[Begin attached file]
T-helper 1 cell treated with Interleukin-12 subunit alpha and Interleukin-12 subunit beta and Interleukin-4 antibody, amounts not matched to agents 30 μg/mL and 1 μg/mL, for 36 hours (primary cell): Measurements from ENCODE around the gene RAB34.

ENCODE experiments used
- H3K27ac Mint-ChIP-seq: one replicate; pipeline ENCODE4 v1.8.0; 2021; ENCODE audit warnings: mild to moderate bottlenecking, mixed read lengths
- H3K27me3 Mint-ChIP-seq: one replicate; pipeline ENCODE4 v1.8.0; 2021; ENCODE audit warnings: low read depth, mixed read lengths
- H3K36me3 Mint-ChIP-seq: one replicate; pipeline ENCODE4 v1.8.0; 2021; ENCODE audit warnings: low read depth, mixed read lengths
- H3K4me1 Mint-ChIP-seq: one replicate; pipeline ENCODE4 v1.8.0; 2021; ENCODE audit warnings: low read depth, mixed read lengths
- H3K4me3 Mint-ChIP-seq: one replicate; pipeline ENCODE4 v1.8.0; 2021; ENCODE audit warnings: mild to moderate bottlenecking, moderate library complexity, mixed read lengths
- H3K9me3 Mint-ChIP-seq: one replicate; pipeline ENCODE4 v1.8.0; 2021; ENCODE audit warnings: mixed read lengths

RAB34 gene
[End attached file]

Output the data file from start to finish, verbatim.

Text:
T-helper 1 cell treated with Interleukin-12 subunit alpha and Interleukin-12 subunit beta and Interleukin-4 antibody, amounts not matched to agents 30 μg/mL and 1 μg/mL, for 36 hours (primary cell): Measurements from ENCODE around the gene RAB34.

ENCODE experiments used
- H3K27ac Mint-ChIP-seq: one replicate; pipeline ENCODE4 v1.8.0; 2021; ENCODE audit warnings: mild to moderate bottlenecking, mixed read lengths
- H3K27me3 Mint-ChIP-seq: one replicate; pipeline ENCODE4 v1.8.0; 2021; ENCODE audit warnings: low read depth, mixed read lengths
- H3K36me3 Mint-ChIP-seq: one replicate; pipeline ENCODE4 v1.8.0; 2021; ENCODE audit warnings: low read depth, mixed read lengths
- H3K4me1 Mint-ChIP-seq: one replicate; pipeline ENCODE4 v1.8.0; 2021; ENCODE audit warnings: low read depth, mixed read lengths
- H3K4me3 Mint-ChIP-seq: one replicate; pipeline ENCODE4 v1.8.0; 2021; ENCODE audit warnings: mild to moderate bottlenecking, moderate library complexity, mixed read lengths
- H3K9me3 Mint-ChIP-seq: one replicate; pipeline ENCODE4 v1.8.0; 2021; ENCODE audit warnings: mixed read lengths

RAB34 gene